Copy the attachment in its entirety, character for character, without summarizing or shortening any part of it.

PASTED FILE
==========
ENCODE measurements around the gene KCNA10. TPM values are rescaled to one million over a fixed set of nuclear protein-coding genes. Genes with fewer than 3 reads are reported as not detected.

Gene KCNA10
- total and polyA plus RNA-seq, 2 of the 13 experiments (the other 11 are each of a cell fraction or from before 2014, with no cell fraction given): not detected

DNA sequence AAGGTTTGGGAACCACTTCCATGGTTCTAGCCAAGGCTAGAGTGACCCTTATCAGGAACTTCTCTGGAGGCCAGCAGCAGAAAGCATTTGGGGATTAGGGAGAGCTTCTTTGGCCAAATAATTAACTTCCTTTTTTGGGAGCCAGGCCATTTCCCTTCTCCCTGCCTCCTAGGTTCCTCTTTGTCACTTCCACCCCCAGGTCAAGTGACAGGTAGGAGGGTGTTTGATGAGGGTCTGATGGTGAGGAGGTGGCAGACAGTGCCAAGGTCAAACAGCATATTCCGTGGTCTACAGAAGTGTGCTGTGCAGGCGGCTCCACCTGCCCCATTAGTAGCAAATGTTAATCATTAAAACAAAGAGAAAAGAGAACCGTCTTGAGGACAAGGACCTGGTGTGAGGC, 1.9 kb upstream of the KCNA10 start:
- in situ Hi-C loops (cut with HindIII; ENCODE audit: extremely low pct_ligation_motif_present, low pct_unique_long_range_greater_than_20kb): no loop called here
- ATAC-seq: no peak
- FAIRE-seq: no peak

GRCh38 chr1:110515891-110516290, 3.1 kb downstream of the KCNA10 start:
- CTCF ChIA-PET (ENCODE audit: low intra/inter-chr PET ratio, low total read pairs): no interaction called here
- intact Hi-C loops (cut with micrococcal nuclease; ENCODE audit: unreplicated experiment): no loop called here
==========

ENCODE measurements around the gene KCNA10. TPM values are rescaled to one million over a fixed set of nuclear protein-coding genes. Genes with fewer than 3 reads are reported as not detected.

Gene KCNA10
- total and polyA plus RNA-seq, 2 of the 13 experiments (the other 11 are each of a cell fraction or from before 2014, with no cell fraction given): not detected

DNA sequence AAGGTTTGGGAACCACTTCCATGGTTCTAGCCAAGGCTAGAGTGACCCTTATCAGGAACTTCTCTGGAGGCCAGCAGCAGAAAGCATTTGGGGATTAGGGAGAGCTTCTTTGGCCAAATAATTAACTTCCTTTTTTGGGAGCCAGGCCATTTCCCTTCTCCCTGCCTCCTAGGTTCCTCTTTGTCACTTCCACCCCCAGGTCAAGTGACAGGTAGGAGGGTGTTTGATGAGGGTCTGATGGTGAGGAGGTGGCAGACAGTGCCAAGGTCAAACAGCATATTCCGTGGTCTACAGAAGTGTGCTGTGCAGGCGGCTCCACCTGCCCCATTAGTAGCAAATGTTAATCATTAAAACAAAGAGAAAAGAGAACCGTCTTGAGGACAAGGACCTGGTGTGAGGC, 1.9 kb upstream of the KCNA10 start:
- in situ Hi-C loops (cut with HindIII; ENCODE audit: extremely low pct_ligation_motif_present, low pct_unique_long_range_greater_than_20kb): no loop called here
- ATAC-seq: no peak
- FAIRE-seq: no peak

GRCh38 chr1:110515891-110516290, 3.1 kb downstream of the KCNA10 start:
- CTCF ChIA-PET (ENCODE audit: low intra/inter-chr PET ratio, low total read pairs): no interaction called here
- intact Hi-C loops (cut with micrococcal nuclease; ENCODE audit: unreplicated experiment): no loop called here